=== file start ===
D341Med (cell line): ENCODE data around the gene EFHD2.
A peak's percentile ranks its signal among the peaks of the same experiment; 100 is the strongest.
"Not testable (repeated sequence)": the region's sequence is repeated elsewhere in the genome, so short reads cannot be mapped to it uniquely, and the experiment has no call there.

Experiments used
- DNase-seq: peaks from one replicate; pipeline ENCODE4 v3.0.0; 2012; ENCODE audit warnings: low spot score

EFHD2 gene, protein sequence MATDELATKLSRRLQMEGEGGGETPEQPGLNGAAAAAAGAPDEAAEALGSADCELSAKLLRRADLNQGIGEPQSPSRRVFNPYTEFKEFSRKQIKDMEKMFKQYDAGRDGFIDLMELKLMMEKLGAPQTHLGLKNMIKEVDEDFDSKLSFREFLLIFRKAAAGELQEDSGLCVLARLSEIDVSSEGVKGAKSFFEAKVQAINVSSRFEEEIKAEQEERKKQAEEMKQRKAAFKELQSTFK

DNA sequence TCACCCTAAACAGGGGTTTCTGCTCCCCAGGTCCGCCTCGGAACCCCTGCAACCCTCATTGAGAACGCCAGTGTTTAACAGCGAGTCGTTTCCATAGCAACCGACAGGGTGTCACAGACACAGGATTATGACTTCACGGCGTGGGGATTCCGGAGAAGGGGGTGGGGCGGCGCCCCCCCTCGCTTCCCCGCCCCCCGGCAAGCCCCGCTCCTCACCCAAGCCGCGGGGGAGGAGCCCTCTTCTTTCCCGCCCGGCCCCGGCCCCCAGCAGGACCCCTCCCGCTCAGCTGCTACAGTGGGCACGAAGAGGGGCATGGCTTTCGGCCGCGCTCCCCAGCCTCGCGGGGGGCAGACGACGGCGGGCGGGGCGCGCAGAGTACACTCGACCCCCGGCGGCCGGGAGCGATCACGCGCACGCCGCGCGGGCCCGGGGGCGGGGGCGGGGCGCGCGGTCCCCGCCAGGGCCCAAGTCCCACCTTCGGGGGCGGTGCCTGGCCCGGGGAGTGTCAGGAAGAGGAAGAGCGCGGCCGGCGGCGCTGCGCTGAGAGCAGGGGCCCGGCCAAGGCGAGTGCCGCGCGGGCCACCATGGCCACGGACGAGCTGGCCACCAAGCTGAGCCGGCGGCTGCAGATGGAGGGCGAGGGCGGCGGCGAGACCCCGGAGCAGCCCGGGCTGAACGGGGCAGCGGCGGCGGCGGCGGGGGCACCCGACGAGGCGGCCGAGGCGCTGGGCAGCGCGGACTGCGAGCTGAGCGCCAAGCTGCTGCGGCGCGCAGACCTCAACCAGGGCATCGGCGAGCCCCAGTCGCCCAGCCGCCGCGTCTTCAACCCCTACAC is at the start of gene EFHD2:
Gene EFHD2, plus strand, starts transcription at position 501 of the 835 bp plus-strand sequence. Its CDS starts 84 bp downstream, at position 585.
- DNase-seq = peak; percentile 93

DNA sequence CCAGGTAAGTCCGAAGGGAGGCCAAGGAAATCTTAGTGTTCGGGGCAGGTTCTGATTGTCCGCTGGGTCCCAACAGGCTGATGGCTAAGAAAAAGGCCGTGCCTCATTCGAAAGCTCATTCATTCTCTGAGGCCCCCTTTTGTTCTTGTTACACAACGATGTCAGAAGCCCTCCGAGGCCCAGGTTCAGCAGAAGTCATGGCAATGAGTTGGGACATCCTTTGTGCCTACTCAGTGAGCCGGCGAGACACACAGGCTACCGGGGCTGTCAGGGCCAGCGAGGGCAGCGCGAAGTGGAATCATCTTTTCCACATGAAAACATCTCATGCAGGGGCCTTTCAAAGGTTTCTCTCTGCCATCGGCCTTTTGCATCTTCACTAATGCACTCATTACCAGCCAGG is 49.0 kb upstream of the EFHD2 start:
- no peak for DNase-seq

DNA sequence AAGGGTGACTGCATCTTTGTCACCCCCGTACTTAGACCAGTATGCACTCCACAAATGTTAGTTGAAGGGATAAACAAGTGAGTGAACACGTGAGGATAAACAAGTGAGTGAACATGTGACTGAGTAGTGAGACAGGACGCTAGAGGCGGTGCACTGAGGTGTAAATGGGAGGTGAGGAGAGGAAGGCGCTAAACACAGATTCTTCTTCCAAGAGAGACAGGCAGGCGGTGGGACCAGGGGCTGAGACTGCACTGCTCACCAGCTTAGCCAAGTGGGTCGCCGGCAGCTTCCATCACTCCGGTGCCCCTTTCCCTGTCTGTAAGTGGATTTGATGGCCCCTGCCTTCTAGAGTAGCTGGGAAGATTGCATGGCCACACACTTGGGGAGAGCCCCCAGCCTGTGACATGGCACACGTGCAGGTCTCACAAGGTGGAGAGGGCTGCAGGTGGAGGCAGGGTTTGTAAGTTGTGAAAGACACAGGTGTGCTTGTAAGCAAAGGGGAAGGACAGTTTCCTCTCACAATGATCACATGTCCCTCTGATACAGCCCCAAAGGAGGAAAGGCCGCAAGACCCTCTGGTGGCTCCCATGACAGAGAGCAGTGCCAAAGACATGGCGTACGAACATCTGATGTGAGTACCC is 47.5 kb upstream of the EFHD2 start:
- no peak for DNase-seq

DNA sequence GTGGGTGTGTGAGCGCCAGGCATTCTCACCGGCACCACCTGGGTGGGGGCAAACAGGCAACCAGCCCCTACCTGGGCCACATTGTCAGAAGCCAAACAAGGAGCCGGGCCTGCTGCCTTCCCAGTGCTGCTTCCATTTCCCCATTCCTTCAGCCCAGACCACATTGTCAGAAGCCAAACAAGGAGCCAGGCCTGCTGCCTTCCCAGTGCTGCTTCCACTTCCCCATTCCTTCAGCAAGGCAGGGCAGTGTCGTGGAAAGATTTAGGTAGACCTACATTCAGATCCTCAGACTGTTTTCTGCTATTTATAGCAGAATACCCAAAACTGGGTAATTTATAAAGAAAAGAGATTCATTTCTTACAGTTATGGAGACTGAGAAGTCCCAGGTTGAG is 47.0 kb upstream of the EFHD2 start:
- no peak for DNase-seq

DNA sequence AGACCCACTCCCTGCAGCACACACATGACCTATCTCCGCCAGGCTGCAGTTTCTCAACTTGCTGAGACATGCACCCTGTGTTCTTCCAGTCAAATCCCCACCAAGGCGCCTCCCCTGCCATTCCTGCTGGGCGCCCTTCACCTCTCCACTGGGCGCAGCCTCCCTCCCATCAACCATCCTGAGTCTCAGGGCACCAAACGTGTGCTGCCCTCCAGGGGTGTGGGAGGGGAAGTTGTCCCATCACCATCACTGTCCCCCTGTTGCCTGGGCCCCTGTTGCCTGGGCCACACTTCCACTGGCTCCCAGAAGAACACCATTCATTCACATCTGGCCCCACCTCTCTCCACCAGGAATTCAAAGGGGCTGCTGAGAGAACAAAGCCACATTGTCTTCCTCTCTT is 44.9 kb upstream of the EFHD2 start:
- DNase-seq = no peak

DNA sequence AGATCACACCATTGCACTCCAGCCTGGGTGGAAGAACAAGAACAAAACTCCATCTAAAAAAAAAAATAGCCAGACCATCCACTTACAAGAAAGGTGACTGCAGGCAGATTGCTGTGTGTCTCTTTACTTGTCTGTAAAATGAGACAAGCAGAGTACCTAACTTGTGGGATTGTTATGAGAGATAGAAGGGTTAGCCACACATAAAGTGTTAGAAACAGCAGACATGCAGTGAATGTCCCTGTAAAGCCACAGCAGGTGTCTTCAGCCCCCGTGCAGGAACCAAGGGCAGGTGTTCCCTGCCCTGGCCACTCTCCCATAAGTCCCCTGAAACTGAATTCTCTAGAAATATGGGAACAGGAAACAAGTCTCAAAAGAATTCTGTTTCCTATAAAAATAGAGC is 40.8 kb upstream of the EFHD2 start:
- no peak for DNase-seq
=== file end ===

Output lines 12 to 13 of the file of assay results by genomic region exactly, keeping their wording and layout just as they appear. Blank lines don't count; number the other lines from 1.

DNA sequence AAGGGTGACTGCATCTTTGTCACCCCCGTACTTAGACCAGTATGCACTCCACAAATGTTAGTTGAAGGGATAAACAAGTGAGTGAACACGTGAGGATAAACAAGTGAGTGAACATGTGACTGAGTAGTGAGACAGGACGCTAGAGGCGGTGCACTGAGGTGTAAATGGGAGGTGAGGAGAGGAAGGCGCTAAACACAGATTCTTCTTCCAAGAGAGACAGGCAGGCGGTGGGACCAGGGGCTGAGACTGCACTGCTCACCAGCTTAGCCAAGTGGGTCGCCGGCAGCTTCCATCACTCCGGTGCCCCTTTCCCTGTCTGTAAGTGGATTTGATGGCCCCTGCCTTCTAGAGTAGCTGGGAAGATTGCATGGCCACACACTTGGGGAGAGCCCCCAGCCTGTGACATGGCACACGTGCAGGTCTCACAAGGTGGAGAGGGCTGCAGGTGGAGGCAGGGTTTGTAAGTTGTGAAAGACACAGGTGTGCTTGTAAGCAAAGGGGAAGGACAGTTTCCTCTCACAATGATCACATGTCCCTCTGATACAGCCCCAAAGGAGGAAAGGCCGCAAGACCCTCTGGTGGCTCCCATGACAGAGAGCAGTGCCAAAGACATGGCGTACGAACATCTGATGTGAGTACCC is 47.5 kb upstream of the EFHD2 start:
- no peak for DNase-seq